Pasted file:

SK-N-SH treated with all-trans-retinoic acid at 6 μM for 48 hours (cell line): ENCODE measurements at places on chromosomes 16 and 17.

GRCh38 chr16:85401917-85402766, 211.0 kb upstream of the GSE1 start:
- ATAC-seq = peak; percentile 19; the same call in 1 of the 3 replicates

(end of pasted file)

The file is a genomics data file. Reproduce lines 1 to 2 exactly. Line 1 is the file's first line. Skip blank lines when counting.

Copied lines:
SK-N-SH treated with all-trans-retinoic acid at 6 μM for 48 hours (cell line): ENCODE measurements at places on chromosomes 16 and 17.

GRCh38 chr16:85401917-85402766, 211.0 kb upstream of the GSE1 start: